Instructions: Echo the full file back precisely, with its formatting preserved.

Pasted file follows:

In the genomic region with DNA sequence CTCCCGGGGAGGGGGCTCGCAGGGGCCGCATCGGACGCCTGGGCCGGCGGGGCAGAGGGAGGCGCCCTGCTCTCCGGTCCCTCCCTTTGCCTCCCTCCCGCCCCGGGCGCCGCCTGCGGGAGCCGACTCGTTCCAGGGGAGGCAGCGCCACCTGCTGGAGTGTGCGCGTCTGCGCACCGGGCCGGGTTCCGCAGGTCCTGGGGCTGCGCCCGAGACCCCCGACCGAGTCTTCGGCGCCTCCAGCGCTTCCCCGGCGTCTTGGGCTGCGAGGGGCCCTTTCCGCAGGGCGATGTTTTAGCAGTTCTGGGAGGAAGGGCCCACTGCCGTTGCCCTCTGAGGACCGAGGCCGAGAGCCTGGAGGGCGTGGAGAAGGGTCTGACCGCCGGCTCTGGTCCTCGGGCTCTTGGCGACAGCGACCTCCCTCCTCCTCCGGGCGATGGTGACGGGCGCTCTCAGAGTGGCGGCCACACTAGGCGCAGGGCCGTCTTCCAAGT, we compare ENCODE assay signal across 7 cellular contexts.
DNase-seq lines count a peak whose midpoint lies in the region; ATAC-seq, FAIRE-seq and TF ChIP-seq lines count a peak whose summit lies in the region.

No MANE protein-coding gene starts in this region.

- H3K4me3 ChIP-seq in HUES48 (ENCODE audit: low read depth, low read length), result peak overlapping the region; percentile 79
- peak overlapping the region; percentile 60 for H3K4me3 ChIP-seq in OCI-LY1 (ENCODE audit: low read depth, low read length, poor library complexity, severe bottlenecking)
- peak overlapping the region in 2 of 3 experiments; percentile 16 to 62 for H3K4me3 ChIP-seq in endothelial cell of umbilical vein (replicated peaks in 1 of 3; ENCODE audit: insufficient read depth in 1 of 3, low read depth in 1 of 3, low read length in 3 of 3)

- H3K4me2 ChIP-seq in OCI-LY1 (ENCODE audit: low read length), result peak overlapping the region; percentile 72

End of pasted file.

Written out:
In the genomic region with DNA sequence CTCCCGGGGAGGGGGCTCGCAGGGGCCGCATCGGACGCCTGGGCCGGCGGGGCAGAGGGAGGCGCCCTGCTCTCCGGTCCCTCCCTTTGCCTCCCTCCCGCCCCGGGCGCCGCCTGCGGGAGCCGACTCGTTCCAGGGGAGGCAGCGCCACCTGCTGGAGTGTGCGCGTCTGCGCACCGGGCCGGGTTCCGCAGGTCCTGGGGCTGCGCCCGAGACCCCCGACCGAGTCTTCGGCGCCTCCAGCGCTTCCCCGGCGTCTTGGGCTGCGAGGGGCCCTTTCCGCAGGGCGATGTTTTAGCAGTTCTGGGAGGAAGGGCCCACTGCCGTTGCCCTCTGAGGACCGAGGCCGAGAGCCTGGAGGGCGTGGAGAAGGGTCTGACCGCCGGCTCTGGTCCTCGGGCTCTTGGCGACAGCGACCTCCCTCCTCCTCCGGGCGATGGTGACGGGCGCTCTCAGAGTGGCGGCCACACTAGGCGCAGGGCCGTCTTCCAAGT, we compare ENCODE assay signal across 7 cellular contexts.
DNase-seq lines count a peak whose midpoint lies in the region; ATAC-seq, FAIRE-seq and TF ChIP-seq lines count a peak whose summit lies in the region.

No MANE protein-coding gene starts in this region.

- H3K4me3 ChIP-seq in HUES48 (ENCODE audit: low read depth, low read length), result peak overlapping the region; percentile 79
- peak overlapping the region; percentile 60 for H3K4me3 ChIP-seq in OCI-LY1 (ENCODE audit: low read depth, low read length, poor library complexity, severe bottlenecking)
- peak overlapping the region in 2 of 3 experiments; percentile 16 to 62 for H3K4me3 ChIP-seq in endothelial cell of umbilical vein (replicated peaks in 1 of 3; ENCODE audit: insufficient read depth in 1 of 3, low read depth in 1 of 3, low read length in 3 of 3)

- H3K4me2 ChIP-seq in OCI-LY1 (ENCODE audit: low read length), result peak overlapping the region; percentile 72